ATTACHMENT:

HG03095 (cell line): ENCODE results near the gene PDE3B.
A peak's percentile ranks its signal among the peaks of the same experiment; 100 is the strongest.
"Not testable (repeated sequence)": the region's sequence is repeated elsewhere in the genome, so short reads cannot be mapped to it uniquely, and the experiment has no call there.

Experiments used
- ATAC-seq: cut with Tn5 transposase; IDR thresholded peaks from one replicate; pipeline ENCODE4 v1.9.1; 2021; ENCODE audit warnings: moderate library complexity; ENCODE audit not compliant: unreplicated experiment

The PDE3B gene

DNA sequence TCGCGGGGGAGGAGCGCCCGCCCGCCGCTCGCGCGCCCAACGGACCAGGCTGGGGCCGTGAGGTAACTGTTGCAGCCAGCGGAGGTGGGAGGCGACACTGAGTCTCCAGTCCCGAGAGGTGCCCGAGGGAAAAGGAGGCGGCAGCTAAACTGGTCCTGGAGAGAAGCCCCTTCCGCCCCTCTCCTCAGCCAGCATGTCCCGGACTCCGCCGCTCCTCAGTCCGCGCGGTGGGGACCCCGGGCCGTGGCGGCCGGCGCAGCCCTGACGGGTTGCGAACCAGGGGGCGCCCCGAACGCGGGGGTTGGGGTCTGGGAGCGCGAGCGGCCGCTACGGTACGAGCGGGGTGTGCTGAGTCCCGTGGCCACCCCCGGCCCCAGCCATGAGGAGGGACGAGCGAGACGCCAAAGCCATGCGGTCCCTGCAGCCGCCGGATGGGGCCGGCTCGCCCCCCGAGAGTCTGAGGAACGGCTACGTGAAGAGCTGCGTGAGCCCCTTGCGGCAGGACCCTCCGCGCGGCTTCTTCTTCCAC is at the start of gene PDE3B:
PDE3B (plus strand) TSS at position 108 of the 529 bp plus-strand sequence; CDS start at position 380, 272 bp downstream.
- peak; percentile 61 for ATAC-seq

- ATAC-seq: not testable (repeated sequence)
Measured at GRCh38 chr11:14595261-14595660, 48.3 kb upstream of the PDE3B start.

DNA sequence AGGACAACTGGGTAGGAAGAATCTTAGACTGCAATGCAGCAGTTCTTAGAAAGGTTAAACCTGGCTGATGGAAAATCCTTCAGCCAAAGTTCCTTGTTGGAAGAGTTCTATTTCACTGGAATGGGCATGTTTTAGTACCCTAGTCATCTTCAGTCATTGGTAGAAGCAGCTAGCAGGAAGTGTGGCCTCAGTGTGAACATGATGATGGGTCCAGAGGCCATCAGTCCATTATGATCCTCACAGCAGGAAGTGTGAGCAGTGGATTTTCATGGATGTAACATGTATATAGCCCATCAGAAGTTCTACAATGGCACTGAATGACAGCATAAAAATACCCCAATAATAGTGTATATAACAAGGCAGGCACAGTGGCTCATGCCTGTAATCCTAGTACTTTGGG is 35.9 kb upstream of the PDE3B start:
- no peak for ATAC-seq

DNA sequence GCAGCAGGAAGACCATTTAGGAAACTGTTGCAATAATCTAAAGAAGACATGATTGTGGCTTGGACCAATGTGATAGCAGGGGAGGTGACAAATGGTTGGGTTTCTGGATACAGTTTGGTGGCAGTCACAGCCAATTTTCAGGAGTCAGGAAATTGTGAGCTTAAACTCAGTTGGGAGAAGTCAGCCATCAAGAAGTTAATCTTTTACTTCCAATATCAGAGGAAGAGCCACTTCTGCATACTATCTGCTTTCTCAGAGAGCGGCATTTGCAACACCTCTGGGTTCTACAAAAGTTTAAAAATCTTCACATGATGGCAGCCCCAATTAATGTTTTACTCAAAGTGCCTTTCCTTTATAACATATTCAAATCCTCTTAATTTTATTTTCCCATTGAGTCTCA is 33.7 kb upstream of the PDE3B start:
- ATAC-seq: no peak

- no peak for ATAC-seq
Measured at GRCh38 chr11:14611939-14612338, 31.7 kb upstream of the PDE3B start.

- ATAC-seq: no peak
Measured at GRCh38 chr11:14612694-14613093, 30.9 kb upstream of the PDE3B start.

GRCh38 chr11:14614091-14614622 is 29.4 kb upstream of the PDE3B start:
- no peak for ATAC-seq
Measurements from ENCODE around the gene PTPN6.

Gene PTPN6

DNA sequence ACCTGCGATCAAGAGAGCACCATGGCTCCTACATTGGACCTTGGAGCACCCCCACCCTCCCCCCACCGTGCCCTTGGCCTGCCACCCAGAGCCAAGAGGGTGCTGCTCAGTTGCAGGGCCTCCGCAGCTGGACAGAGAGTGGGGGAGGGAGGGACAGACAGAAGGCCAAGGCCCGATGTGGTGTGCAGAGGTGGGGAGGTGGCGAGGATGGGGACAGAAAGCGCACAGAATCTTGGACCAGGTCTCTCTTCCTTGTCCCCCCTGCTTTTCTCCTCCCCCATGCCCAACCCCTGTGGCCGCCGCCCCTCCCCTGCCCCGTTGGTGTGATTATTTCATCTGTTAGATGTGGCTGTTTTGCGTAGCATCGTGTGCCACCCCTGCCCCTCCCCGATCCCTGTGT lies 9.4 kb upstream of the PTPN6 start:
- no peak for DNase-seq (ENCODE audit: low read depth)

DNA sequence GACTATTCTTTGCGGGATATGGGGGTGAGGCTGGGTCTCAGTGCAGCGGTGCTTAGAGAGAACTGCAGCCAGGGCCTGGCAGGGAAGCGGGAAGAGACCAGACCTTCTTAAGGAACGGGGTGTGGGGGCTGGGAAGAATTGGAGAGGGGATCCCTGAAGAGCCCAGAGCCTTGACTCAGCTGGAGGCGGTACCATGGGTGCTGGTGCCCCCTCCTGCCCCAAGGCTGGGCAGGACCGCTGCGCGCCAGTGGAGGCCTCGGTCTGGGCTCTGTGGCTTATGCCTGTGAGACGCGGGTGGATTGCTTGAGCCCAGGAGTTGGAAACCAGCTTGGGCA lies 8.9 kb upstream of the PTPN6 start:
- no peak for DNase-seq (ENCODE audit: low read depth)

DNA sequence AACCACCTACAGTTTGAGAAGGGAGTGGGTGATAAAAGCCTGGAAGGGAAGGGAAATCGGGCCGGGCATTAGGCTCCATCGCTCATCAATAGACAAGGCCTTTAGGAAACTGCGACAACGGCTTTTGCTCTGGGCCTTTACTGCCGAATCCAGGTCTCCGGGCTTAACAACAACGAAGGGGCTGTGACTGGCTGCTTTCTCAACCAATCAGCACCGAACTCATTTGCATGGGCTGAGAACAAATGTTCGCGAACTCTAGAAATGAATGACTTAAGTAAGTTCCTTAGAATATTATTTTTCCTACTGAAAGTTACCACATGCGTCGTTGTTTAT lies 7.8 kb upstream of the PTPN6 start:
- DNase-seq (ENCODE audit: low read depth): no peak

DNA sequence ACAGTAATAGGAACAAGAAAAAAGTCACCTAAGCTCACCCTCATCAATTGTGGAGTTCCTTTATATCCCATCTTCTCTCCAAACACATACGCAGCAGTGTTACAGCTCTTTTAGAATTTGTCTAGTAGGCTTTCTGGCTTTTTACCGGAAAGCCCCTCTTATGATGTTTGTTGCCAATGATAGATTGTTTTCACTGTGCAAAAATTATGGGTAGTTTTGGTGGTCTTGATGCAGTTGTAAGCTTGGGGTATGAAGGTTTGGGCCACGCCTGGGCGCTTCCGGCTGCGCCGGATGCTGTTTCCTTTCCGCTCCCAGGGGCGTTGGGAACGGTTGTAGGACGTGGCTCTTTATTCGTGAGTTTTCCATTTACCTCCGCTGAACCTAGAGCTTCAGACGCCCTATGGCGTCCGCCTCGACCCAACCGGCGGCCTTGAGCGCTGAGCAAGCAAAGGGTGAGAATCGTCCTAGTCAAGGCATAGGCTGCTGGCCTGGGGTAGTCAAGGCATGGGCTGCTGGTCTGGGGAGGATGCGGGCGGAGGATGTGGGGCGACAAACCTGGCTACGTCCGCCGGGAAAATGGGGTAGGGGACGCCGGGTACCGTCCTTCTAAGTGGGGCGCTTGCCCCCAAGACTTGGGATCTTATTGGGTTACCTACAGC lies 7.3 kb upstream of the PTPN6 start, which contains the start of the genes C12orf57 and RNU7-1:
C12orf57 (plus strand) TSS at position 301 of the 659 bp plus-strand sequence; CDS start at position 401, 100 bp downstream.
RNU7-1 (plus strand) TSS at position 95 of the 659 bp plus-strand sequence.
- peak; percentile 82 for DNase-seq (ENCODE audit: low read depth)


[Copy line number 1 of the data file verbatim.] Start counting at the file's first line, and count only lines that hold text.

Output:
HG03095 (cell line): ENCODE results near the gene PDE3B.